- Israel hits symbols of Hamas rule; scores killed
- Mississippi abortion law can’t be enforced
- Teacher who survived Sandy Hook has book deal
- Jury awards Jesse Ventura $1.8M in case vs. ‘American Sniper’ author Chris Kyle
- Government OKs Arab-owned company to operate U.S. cargo port
- Defense lawyer: McDonnell’s wife had ‘crush’ on CEO
- Chinese hackers stole ‘huge quantities’ of sensitive data on Israel’s Iron Dome
- House unveils bill to speed deportations of illegal immigrant children
- Californians protest middle school for hiring white man to teach cultural studies
- Killer’s sentencing overturned because mother couldn’t find seat in courtroom
Sheila Jackson Lee
Birthdate: Jan. 12, 1950
Birth Place: New York, NY, United States
Residence: Houston, TX
First Elected: 1994
District: District 18
Undergraduate: Yale University
Graduate: University of Virginia
Sheila Jackson Lee grew up in Queens in New York City and now lives in Houston. She was part of the first class of women to attend Yale University, eventually graduating with a degree in political science. She earned a law degree from the University of Virginia Law School.
Jackson Lee worked as an attorney and became chairperson of the Black Women Lawyers Association and president of the Houston Lawyers Association. In 1977 and 1978, she was a staff counsel for the U.S. House Select Committee on Assassinations, which looked into the slaying of Dr. Martin Luther King Jr.
After several failed election attempts in Houston, she was appointed a judge in Houston Municipal Court in 1987. Two years later, she won a seat on the Houston City Council, serving two terms.
She was elected to the U.S. House in 1994.
She and her husband, Elwyn, have two children.
Sheila Jackson Lee is a strong advocate for minority rights and liberal causes. She is a supporter of civil and human rights and claims authorship of a number of immigration bills.
She is co-chair of the Congressional Children's Caucus and has secured federal money to support the Children's Health Insurance Program and public schools. She initiated the Mae C. Jemison Grant Program, which works to bring more women into space aeronautics, and has supported women's health care issues and equal pay legislation.
When the federal government announced in 2012 that it would phase out funding for a Texas health program that serves 130,000 low-income women because of a state law that bars abortion-affiliated clinics from getting public money, Jackson Lee said she would negotiate with federal officials to ensure that the funds don't stop flowing.
She is founder of Congress' Pakistan Caucus, Afghan Caucus and Algerian Caucus. She has secured money for Sudanese refugees in Chad and African Union soldiers in Sudan.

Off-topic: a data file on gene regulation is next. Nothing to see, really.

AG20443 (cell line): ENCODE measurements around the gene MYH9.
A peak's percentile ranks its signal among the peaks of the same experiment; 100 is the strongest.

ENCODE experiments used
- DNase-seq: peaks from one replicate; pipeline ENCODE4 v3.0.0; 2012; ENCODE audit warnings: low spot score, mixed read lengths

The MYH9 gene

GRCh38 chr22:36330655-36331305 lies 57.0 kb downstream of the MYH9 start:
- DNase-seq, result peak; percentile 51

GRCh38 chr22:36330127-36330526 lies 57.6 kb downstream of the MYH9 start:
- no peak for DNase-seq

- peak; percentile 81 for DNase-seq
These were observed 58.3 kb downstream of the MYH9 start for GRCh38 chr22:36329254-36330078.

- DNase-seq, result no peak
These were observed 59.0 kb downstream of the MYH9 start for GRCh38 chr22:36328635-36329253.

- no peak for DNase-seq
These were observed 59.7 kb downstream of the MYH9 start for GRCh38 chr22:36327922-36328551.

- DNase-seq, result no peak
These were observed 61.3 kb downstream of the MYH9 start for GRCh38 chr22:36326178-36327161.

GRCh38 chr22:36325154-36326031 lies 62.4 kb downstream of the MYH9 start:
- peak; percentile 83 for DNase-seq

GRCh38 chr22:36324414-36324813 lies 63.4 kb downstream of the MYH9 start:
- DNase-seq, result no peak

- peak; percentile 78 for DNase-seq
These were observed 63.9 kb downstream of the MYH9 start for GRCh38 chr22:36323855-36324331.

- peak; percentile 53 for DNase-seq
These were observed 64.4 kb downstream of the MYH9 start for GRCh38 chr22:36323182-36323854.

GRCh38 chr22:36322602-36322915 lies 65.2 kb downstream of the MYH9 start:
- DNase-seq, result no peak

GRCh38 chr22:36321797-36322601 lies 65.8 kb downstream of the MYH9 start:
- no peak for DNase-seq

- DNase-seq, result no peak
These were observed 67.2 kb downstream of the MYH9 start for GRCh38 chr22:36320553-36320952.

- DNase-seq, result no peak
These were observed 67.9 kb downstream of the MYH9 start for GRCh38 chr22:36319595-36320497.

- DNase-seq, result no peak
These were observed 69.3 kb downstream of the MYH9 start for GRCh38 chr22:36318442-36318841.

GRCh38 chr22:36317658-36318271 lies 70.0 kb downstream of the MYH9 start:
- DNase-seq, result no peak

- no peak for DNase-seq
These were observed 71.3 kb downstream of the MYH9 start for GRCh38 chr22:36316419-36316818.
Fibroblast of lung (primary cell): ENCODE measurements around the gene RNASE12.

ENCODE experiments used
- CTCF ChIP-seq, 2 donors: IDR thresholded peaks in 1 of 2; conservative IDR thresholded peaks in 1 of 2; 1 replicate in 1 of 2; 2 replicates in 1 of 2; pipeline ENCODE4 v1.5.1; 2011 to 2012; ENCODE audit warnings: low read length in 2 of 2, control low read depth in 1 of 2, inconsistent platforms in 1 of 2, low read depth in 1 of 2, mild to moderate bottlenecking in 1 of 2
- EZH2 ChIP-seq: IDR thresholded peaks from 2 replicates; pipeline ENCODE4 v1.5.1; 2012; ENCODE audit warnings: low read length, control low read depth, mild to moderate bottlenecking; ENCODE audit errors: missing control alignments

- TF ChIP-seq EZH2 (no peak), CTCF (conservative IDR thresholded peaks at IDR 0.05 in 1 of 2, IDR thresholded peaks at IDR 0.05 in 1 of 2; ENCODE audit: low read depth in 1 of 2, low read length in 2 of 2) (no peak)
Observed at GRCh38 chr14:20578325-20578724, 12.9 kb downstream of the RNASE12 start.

Though she supported Hillary Clinton's presidential bid in 2008, she eventually embraced then-presidential nominee Barack Obama.
Jackson Lee took credit in 2009 for 30 earmarks worth almost $51 million to Houston, including $15 million for Houston's public transit system.
Her appearance at Michael Jackson's funeral in Los Angeles in the summer of 2009 raised eyebrows although she insisted the singer's family invited her. She made no apologies for taking the stage at Staples Center to exhibit a large framed congressional resolution honoring the dead pop star as a "world humanitarian." The resolution, however, stalled in Congress.
After a summer 2009 town hall meeting to discuss then-pending health care reform legislation, she took heat _ fueled by a video posted on the Internet _ for taking a cell phone call while being addressed by a constituent opposed to the legislation. Jackson Lee insisted she was multitasking.
She is known for giving frequent speeches, broadcast on C-SPAN, to an empty House chamber, and for her efforts to nab just the right seat at high-profile events to maximize on-camera time, fueling criticism that her political antics are more about style than substance.
Jackson Lee also is known for a demanding management style that has led to one of the highest staff turnover rates in Congress. She disputes the characterization.
Washingtonian magazine called her Capitol Hill's "biggest windbag" and Texas Monthly described her as "a royal pain." Yet in April 2009, Ebony magazine named her one of the top 150 most powerful African-Americans.
One of her most prominent roles in Washington is serving on the House Judiciary Committee. During her time in office, she has also supported NASA, in part because many of her district's residents work for the space agency.
Source: Associated Press
113th Congress on Twitter
- Boehner rules out impeachment: 'Scam started by Democrats'
- Obama: 'Not a new Cold War,' but new Russia sanctions announced
- Obama thanks Muslims for 'building the very fabric of our nation'
- Federal judge grants 90-day stay in D.C. gun case
- Smugglers, rainstorm combine to poke holes in border fence
- PHILLIPS: Once-in-a-century stupidity
- Obama's brother wears Hamas scarf bearing anti-Israel slogans in photo
- HURT: Impeaching Obama is a losing strategy for the GOP
- Kerry's credibility questioned as fighting in Gaza rages
- D.C. seeks to stay judge's order allowing gun owners to carry in public